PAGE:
Pretty much. Contrary to what she promised you at the dinner table, the assertion that carrots improve your eyesight is all part of a much more elaborate cover up. During WWII, German planes frequently made bombing runs over Great Britain. In response, the British set up a chain of radar stations across the southern coast of England so bombers could be detected and shot down before they reached land. This technology had to remain a secret, so the British intelligence service began a propaganda campaign that credited the incredible eyesight of soldiers for the improved defense. RAF fighter pilot John Cunningham was dubbed “Cat’s Eyes” for his ability to spot bombers in the dead of night, a talent owed to his carrot-heavy diet.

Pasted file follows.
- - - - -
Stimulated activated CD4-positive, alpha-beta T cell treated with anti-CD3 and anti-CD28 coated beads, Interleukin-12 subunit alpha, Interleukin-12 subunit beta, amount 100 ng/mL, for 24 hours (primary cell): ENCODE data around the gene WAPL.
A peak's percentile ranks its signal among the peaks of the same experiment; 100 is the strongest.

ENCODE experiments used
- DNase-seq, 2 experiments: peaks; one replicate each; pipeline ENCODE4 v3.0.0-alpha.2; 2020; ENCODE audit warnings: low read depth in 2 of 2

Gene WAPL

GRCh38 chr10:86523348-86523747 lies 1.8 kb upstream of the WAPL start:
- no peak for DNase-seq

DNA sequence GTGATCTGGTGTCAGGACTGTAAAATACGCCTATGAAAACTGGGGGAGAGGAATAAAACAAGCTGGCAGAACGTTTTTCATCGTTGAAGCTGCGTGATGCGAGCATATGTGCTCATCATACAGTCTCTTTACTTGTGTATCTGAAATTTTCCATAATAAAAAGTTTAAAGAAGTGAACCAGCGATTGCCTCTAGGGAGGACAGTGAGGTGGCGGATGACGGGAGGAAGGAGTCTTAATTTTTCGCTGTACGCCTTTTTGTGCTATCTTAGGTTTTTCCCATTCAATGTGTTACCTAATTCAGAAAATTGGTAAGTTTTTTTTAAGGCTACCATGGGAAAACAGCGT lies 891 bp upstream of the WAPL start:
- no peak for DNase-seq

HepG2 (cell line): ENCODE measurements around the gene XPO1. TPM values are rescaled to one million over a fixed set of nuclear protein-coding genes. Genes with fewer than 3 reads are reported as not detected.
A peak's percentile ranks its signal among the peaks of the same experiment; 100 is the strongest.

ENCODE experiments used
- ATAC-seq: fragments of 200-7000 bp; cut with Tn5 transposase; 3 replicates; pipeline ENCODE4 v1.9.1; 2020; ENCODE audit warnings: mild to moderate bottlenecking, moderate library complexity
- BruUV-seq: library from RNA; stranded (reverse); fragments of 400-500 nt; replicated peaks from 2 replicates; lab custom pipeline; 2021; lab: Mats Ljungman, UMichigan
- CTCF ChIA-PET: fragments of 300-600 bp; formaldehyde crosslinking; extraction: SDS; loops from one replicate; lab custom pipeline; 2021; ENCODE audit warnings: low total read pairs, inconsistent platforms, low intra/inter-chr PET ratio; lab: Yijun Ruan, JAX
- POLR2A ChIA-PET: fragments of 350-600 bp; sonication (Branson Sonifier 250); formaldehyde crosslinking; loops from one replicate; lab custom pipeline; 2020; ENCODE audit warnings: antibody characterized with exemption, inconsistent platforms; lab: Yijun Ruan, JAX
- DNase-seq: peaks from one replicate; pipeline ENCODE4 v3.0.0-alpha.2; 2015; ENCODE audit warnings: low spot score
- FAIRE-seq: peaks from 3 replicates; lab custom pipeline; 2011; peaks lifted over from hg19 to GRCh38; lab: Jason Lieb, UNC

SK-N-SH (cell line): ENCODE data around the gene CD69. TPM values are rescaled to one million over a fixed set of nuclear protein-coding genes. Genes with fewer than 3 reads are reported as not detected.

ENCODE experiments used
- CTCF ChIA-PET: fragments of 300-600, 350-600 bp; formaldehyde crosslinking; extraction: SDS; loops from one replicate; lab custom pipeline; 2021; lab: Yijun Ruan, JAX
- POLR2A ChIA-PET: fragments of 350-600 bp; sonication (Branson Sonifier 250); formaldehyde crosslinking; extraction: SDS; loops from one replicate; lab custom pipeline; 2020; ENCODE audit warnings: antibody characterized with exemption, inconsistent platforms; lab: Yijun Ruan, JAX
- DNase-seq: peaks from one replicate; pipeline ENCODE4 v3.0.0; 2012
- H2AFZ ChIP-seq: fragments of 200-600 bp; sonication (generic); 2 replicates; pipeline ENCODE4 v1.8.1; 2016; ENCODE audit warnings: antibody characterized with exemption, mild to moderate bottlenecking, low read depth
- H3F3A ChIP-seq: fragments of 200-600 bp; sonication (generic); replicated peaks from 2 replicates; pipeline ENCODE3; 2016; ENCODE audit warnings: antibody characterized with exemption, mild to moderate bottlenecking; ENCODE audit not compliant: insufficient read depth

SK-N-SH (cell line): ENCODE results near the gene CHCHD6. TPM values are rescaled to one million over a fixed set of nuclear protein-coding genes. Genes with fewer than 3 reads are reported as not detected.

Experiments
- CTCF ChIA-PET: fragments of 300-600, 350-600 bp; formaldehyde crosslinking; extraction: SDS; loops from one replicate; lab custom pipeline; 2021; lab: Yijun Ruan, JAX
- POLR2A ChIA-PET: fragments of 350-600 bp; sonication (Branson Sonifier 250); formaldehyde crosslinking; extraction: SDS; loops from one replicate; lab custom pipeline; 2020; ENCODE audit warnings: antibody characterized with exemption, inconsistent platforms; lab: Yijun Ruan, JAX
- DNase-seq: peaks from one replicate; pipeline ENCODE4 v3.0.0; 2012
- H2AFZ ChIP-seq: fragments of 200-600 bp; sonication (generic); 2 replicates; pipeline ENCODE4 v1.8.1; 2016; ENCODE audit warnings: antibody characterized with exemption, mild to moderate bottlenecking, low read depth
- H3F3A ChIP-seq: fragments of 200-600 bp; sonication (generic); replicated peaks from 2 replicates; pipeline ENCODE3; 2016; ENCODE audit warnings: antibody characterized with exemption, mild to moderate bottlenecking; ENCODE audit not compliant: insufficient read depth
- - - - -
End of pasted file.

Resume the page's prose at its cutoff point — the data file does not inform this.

This campaign spilled over to the Ministry of Food, which began producing root vegetable cooking pamphlets, along with a mascot named Dr. Carrot (motto: Carrots keep you healthy and help you see in a blackout!) Needless to say, people bought into this hyperbole-style advertising, and the cycle continued right up into your childhood dinners. But don’t despair; carrot’s beta-carotene is an important precursor for Vitamin A, which is good for your overall eye health. And while a Vitamin A deficiency can lead to night blindness, stocking up on it won’t do much about your prescription or your ability to see superhuman distances. Good thing mom raised you to do your research.